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MY MISGUIDED TOUR
Art Rosenbaum
October 24, 1960
When the executive sports editor of the 'San Francisco Chronicle' was asked to lead a tour to the Olympic Games in Rome, he was frightened. When he actually found himself doing it, he became frantic. Here is the hilarious inside story that the "members" never hear—of crises with hotels and buses, of plumbing that wasn't and the bagno that was, and how a little man became a Leader
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October 24, 1960

My Misguided Tour

When the executive sports editor of the 'San Francisco Chronicle' was asked to lead a tour to the Olympic Games in Rome, he was frightened. When he actually found himself doing it, he became frantic. Here is the hilarious inside story that the "members" never hear—of crises with hotels and buses, of plumbing that wasn't and the bagno that was, and how a little man became a Leader

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He seemed almost sorry for me. "You did? Not us. We knew Hary won because we had the perfect angle.... We're right on the finish line."

There was the matter of bus departures. We never left anywhere on schedule because at least one person was late or missing. Every day I was confronted by the Big Decision—when to tell the driver, "I guess we can't wait any longer. Let's go."

Tardiness was only part of the reason. One day the Judge walked around the corner for a cigar and got lost. A Relative on the loose managed to forget completely the name of his hotel and after a half-day's frustrated wandering cabled back to his office in San Francisco to find out where he lived.

But I will always remember Rome most for my introduction to companionate bathing. My wife rang for the maid and with gestures explained she wanted a bath. The maid said she would be right back. Then I decided I wanted a bath, too, and I rang the bell. The same maid appeared. Gestures—bath, rub, scrub. I was led down the hall into a bathroom where the water had been drawn. I stepped in—too hot, but not bad—and just then the door that I thought I had closed opened, and my wife appeared.

There ensued certain words: "What are you doing here?" "Well, she told me to come in!" "This is my bath, not yours!" "What is this, the Italian His and Hers?" "Could she have meant both of us?"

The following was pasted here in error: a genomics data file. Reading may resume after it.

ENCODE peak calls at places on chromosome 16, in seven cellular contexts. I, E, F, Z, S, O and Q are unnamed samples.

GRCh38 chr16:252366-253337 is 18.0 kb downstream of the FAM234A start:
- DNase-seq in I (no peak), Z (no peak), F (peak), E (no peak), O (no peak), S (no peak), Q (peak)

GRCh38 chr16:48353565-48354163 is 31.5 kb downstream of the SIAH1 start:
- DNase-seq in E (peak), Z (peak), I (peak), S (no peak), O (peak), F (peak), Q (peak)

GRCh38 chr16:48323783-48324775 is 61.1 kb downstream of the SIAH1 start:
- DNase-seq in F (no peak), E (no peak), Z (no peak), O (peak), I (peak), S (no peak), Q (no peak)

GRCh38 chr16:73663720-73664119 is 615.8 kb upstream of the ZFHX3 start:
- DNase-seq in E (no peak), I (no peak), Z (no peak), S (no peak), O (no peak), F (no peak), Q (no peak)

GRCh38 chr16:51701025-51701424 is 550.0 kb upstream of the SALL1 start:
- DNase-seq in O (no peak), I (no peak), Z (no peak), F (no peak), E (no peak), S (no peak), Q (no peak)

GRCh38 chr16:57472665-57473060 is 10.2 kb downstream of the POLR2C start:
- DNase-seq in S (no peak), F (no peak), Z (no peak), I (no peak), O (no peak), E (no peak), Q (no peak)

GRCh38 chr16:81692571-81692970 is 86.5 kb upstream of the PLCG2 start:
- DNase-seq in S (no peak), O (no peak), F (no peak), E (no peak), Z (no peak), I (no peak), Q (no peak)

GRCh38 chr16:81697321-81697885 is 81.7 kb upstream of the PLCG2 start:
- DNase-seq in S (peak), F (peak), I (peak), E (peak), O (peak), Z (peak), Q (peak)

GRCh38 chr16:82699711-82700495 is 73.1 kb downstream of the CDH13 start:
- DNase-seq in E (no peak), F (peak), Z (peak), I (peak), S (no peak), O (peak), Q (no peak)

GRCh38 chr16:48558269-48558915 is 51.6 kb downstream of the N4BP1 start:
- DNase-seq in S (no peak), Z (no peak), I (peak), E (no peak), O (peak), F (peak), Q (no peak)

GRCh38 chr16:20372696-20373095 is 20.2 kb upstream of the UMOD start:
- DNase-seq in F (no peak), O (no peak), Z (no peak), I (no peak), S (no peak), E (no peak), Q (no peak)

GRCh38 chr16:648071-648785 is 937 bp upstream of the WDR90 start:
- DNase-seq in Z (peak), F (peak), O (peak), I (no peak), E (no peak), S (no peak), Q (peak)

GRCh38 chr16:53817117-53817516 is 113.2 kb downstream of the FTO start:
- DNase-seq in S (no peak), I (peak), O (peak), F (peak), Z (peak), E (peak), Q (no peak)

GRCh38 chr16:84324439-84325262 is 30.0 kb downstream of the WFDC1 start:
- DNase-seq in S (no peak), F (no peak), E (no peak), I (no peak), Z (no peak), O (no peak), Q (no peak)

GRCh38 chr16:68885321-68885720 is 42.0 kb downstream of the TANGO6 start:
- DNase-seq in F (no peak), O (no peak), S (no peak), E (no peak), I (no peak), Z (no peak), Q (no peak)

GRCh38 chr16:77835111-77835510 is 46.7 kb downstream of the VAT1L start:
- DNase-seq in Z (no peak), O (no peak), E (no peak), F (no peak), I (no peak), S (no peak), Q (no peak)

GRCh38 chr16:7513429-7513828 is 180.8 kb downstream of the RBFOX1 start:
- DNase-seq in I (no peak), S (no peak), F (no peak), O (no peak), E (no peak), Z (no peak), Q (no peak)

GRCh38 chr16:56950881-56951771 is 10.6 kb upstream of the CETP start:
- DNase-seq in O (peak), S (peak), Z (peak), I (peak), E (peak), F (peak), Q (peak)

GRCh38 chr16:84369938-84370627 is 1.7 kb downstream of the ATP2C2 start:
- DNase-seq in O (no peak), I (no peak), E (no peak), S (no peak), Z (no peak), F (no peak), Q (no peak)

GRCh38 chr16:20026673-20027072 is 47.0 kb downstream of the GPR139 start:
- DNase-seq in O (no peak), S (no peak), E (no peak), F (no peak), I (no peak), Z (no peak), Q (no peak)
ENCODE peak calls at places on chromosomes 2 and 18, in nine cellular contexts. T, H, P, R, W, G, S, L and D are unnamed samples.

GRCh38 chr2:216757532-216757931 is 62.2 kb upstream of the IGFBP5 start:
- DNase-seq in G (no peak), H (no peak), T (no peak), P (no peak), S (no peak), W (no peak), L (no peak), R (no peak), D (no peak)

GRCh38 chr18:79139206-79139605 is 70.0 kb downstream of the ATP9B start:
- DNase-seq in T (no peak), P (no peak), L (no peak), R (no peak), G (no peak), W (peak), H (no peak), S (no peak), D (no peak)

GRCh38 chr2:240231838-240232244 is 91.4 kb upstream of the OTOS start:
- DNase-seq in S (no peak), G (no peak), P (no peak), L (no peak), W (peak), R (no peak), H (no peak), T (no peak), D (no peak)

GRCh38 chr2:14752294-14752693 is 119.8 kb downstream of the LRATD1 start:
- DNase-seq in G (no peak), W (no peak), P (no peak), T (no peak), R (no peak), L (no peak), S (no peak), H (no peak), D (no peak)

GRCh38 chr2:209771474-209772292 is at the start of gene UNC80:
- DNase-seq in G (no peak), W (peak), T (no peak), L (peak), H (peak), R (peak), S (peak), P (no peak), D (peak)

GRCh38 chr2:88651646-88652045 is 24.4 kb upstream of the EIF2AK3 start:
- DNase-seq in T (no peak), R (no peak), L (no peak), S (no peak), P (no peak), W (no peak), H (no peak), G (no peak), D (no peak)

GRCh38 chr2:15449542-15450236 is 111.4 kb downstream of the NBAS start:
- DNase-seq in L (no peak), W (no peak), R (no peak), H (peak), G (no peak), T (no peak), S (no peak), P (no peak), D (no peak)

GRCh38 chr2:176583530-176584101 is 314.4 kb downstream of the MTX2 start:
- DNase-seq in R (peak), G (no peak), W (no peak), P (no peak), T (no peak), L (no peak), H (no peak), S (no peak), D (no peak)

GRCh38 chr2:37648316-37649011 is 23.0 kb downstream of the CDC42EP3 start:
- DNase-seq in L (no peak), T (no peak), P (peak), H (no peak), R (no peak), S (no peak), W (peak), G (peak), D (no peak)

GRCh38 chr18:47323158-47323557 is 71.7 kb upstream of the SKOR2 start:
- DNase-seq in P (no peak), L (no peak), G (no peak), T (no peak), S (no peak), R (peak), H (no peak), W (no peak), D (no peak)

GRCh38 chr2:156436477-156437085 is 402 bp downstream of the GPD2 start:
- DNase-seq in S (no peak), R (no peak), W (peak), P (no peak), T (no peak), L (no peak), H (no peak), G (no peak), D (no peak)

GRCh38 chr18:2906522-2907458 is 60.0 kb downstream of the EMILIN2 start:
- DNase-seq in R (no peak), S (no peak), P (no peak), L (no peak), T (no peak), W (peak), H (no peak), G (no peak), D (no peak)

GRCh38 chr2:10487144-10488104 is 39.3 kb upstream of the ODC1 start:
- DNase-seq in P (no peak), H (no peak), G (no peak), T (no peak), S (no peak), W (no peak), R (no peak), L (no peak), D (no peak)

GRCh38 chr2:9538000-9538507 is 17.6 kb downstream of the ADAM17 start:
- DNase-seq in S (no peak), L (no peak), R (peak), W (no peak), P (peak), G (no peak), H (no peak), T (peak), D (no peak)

My wife went back to the room. I washed quickly and then departed running; she returned for her bath. The maid stood transfixed in the hall during the entire episode. "Crazy Americani," she muttered.

When the Olympics ended we went to Zurich. We touched down in Switzerland in a rainstorm, and when we reached our hotel on a narrow side street, for once we found our rooms were ready for us. It was a tiny hotel with a rollicking bar and a proprietress who registered the guests, mixed the drinks and cooked Swiss fondue. One of our travelers, whom we had come to know as Mr. Cognac, said later that he regretted leaving because he had a tremendous investment in the corner stool at the bar, from which spot he had directed the group in selected American harmonies.

Our sightseeing plan was a trip to Mount Pilatus in the Alps, 6,994 feet up by funicular railway, and a return to Zurich via Lucerne. The local guide apologized for the weather. "You should not go to Pilatus," he said. "There is some walking necessary and your people will get their feet wet."

The men cried protests. "Why," said Mr. Cognac, "this is Oregon duck hunting weather! Man, after Rome's heat I'm beginning to live again!"

"What?" cried the ladies, "and miss shopping for watches in Lucerne?"

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